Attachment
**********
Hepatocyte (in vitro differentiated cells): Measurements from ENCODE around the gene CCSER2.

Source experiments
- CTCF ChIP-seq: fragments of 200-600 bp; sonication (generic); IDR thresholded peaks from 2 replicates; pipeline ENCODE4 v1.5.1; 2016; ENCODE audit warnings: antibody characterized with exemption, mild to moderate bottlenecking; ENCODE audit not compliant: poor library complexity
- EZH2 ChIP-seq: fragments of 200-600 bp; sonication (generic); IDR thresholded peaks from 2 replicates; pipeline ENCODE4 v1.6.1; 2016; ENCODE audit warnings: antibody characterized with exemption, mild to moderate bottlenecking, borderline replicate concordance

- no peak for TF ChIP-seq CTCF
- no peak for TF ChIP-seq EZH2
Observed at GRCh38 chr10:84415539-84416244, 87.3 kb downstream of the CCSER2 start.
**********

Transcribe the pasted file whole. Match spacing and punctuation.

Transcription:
Hepatocyte (in vitro differentiated cells): Measurements from ENCODE around the gene CCSER2.

Source experiments
- CTCF ChIP-seq: fragments of 200-600 bp; sonication (generic); IDR thresholded peaks from 2 replicates; pipeline ENCODE4 v1.5.1; 2016; ENCODE audit warnings: antibody characterized with exemption, mild to moderate bottlenecking; ENCODE audit not compliant: poor library complexity
- EZH2 ChIP-seq: fragments of 200-600 bp; sonication (generic); IDR thresholded peaks from 2 replicates; pipeline ENCODE4 v1.6.1; 2016; ENCODE audit warnings: antibody characterized with exemption, mild to moderate bottlenecking, borderline replicate concordance

- no peak for TF ChIP-seq CTCF
- no peak for TF ChIP-seq EZH2
Observed at GRCh38 chr10:84415539-84416244, 87.3 kb downstream of the CCSER2 start.